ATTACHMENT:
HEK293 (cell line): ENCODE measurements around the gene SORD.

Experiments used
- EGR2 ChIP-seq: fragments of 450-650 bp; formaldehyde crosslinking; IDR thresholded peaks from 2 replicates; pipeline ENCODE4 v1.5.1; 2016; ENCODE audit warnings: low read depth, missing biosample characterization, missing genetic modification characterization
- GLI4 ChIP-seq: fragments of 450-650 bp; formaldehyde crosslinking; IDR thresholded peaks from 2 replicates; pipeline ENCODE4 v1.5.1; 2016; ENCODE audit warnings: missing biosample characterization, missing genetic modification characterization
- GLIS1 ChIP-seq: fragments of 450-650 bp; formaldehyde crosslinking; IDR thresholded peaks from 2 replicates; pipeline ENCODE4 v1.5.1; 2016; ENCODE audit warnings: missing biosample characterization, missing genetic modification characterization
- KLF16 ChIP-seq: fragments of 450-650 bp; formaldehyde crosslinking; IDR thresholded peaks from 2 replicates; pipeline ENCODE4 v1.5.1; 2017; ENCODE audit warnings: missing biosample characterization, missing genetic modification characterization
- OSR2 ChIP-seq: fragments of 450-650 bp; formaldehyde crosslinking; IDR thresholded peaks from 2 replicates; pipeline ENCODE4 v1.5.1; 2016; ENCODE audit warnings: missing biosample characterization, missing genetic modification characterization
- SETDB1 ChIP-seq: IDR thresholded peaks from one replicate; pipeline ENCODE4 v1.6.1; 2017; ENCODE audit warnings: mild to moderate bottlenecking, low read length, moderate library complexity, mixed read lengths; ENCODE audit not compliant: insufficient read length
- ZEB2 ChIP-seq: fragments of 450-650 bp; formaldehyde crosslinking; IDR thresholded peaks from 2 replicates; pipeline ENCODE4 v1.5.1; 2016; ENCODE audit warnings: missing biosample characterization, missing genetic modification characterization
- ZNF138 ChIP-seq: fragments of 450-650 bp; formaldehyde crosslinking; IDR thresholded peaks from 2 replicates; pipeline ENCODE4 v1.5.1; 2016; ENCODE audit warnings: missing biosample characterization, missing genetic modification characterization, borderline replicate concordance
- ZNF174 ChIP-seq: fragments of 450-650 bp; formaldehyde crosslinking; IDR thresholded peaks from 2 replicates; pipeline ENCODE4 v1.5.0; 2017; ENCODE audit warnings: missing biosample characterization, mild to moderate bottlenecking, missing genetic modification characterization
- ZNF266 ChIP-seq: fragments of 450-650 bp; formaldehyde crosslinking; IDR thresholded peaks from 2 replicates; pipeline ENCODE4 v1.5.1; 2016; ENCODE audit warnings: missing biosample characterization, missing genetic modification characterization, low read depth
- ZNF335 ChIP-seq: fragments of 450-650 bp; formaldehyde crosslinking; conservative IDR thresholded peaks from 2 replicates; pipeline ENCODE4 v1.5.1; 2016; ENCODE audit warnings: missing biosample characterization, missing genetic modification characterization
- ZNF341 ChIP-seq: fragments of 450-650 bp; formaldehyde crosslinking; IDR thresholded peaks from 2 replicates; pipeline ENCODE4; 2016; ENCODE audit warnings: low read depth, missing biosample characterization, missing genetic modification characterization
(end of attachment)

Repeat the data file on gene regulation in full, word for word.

HEK293 (cell line): ENCODE measurements around the gene SORD.

Experiments used
- EGR2 ChIP-seq: fragments of 450-650 bp; formaldehyde crosslinking; IDR thresholded peaks from 2 replicates; pipeline ENCODE4 v1.5.1; 2016; ENCODE audit warnings: low read depth, missing biosample characterization, missing genetic modification characterization
- GLI4 ChIP-seq: fragments of 450-650 bp; formaldehyde crosslinking; IDR thresholded peaks from 2 replicates; pipeline ENCODE4 v1.5.1; 2016; ENCODE audit warnings: missing biosample characterization, missing genetic modification characterization
- GLIS1 ChIP-seq: fragments of 450-650 bp; formaldehyde crosslinking; IDR thresholded peaks from 2 replicates; pipeline ENCODE4 v1.5.1; 2016; ENCODE audit warnings: missing biosample characterization, missing genetic modification characterization
- KLF16 ChIP-seq: fragments of 450-650 bp; formaldehyde crosslinking; IDR thresholded peaks from 2 replicates; pipeline ENCODE4 v1.5.1; 2017; ENCODE audit warnings: missing biosample characterization, missing genetic modification characterization
- OSR2 ChIP-seq: fragments of 450-650 bp; formaldehyde crosslinking; IDR thresholded peaks from 2 replicates; pipeline ENCODE4 v1.5.1; 2016; ENCODE audit warnings: missing biosample characterization, missing genetic modification characterization
- SETDB1 ChIP-seq: IDR thresholded peaks from one replicate; pipeline ENCODE4 v1.6.1; 2017; ENCODE audit warnings: mild to moderate bottlenecking, low read length, moderate library complexity, mixed read lengths; ENCODE audit not compliant: insufficient read length
- ZEB2 ChIP-seq: fragments of 450-650 bp; formaldehyde crosslinking; IDR thresholded peaks from 2 replicates; pipeline ENCODE4 v1.5.1; 2016; ENCODE audit warnings: missing biosample characterization, missing genetic modification characterization
- ZNF138 ChIP-seq: fragments of 450-650 bp; formaldehyde crosslinking; IDR thresholded peaks from 2 replicates; pipeline ENCODE4 v1.5.1; 2016; ENCODE audit warnings: missing biosample characterization, missing genetic modification characterization, borderline replicate concordance
- ZNF174 ChIP-seq: fragments of 450-650 bp; formaldehyde crosslinking; IDR thresholded peaks from 2 replicates; pipeline ENCODE4 v1.5.0; 2017; ENCODE audit warnings: missing biosample characterization, mild to moderate bottlenecking, missing genetic modification characterization
- ZNF266 ChIP-seq: fragments of 450-650 bp; formaldehyde crosslinking; IDR thresholded peaks from 2 replicates; pipeline ENCODE4 v1.5.1; 2016; ENCODE audit warnings: missing biosample characterization, missing genetic modification characterization, low read depth
- ZNF335 ChIP-seq: fragments of 450-650 bp; formaldehyde crosslinking; conservative IDR thresholded peaks from 2 replicates; pipeline ENCODE4 v1.5.1; 2016; ENCODE audit warnings: missing biosample characterization, missing genetic modification characterization
- ZNF341 ChIP-seq: fragments of 450-650 bp; formaldehyde crosslinking; IDR thresholded peaks from 2 replicates; pipeline ENCODE4; 2016; ENCODE audit warnings: low read depth, missing biosample characterization, missing genetic modification characterization